If you are walking down this street, you may not even notice the restaurant, other than maybe the “Open” sign. But if you’re looking at it from across the street, you can see what a distinctive building it is. Bono’s Italian Restaurant used to occupy this space across from Red Jet Café.
Upon entry, there are three booths on the right, and long tables/booths on the left, with both meeting up at the fairly large, dark wood bar. To the left of the bar is an entry to a second dining area that offers pool tables, ping pong, and dart boards.
Exposed brick walls, an old tin ceiling, and a subdued, warm atmosphere create a very comfortable ambiance, and the friendly, attentive service completed the picture. The clientele ranged nicely from young to middle-aged, and older.
The menu is fairly large with appetizers, sandwiches/wraps, burgers, soups/salads, eleven entrees, and many pizza variations/choices. But along with the traditional food items were some very unique dishes (e.g., red beans & rice and jambalaya). Things we’ve seen only on menus in New Orleans and other places due south, we found here at Sazerac’s (see also Chez Olga’s).
We were on a burger search but indulged our cajun appetites with an appetizer choice of Crawfish Rangoon. The crawfish was blended with cream cheese and spices, lightly deep fried, and was served with their orange zing sauce. The sauce was a tad sweet but was a necessary and essential component to balance the crawfish flavor. It was a wonderful dish and a crawfish treat.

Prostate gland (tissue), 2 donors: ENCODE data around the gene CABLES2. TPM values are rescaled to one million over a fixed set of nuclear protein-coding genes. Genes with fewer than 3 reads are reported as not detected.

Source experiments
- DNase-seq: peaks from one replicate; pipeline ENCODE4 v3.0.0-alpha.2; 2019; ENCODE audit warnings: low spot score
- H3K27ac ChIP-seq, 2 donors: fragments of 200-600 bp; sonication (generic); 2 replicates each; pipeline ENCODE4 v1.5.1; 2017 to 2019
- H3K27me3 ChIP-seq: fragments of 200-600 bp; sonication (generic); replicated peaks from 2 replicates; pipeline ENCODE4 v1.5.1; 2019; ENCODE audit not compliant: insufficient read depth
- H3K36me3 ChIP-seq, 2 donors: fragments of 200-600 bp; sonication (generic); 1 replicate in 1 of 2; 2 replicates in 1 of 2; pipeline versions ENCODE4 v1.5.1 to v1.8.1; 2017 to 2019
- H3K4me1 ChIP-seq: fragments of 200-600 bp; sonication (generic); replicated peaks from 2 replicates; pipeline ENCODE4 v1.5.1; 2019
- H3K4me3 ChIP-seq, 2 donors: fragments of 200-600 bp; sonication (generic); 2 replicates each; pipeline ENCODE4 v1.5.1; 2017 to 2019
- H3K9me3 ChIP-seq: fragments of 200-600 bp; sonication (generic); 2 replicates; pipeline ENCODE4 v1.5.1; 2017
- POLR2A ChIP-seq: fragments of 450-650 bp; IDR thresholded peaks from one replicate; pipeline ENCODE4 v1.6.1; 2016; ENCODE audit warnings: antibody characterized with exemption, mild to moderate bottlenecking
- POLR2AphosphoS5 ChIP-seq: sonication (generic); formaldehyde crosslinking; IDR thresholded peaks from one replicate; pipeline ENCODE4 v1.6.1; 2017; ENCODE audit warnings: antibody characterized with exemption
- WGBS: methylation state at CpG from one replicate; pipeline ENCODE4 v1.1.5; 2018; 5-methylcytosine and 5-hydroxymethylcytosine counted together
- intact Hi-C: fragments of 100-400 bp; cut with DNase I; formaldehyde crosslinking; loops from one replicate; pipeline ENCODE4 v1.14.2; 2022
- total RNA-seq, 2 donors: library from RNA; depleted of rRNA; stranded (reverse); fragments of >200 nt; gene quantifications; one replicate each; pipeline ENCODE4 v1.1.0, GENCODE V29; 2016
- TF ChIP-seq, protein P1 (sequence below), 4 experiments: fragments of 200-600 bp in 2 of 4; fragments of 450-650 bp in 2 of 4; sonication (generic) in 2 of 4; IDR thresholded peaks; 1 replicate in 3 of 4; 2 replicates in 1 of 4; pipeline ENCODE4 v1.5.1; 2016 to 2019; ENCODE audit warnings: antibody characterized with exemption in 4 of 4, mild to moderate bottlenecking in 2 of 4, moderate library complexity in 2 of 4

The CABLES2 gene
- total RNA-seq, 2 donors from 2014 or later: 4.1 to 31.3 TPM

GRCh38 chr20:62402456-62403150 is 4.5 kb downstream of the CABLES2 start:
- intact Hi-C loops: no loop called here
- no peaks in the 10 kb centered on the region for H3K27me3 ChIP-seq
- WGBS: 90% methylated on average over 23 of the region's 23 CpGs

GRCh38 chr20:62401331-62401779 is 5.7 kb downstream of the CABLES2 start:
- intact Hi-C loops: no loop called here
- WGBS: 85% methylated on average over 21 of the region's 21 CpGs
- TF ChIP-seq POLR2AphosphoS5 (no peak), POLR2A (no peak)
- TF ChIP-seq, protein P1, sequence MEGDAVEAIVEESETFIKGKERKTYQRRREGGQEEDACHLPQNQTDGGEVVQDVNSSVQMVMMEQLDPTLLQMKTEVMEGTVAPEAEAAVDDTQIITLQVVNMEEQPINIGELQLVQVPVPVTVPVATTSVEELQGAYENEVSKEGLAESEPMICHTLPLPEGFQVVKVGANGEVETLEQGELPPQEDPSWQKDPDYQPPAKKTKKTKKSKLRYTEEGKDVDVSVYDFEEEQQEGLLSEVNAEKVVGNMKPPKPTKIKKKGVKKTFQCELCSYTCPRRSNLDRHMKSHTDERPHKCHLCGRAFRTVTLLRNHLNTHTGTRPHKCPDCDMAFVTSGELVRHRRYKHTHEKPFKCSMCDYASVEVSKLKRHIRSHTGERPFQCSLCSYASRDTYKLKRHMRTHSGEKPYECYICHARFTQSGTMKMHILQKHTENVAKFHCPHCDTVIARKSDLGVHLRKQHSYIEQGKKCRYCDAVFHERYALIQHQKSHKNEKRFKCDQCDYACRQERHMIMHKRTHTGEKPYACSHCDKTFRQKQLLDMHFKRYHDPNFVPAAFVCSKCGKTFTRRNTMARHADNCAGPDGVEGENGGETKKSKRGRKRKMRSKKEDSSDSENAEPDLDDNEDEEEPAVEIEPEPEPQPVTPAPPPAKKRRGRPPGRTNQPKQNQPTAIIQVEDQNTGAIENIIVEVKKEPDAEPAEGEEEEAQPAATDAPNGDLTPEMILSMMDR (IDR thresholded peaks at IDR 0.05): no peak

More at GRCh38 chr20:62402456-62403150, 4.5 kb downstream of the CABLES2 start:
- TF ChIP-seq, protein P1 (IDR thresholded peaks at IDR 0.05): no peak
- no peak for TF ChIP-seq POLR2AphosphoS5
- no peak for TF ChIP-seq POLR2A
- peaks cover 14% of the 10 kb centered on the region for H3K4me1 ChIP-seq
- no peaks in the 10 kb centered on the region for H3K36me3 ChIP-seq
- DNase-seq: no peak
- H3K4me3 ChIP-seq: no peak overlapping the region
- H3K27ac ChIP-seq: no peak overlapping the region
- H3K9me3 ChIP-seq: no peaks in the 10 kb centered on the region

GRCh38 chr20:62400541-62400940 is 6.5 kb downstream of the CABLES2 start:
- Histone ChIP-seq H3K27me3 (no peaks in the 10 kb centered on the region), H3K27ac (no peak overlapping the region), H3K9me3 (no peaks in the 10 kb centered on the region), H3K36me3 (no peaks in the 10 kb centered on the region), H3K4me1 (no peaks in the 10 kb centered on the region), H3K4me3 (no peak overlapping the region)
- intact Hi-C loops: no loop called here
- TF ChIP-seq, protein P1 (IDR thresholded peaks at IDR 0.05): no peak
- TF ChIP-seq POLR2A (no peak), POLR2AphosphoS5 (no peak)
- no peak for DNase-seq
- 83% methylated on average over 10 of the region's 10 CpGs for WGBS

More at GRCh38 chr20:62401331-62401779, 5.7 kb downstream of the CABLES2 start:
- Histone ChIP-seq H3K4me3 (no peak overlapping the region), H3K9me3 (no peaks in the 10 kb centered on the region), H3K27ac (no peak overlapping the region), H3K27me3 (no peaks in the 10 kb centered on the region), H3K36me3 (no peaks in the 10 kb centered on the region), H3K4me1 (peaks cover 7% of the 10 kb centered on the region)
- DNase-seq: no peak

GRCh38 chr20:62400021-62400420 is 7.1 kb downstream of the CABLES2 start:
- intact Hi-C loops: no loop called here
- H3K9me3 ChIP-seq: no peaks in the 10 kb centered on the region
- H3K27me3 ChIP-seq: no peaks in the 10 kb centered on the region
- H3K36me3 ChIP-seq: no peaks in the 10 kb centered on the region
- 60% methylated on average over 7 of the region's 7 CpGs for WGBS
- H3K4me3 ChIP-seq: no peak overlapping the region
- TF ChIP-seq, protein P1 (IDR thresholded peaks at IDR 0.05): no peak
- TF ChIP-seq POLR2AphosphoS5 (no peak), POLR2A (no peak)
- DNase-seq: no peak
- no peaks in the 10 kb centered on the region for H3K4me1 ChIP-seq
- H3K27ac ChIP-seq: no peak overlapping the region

Of the five burger selections, our choice number one was the Drunken Angus, served with sauteed mushrooms, red onions, bourbon sauce, provolone, romaine lettuce, and tomato. It was quite delicious but messy to eat and required extra napkins. The bourbon sauce had a great flavor but did overwhelm everything.
The second burger was the Bleu Bayou. The Cajun seasoned burger came with bacon, blue cheese, fried onion tanglers, and also with romaine lettuce, tomato, and chipotle mayo. The blue cheese over-shadowed the bacon and onions but their presence still worked for a nice textural contrast.
Both burgers were ordered medium rare and although they arrived closer to medium, they still retained plenty of flavor. The pretzel buns were lightly toasted and were perfect containers for the tasty burgers. The tomato slices could have been omitted, however, as they were flavorless and completely lost in both combinations. Cajun seasoned fries were a spicy and welcome accompaniment.
If you arrive in the summer towards sunset, don’t take a booth by the windows on the street; the heat will drive you out. And if you want to see the beers-on-tap list, don’t sit along the wall on either side of the bar unless you don’t mind getting up see the list. It’s to the right of the bar and the selections are not on the menu.
And what’s in a name? Sazerac - the official cocktail of New Orleans. We see a cocktail and red beans & rice in our future. Sazerac Lounge is a comfortable, neighborhood bar with decent, and interesting, food and a welcoming atmosphere.
Their website is sophisticated and informative, and the restaurant has a presence on Facebook and Twitter.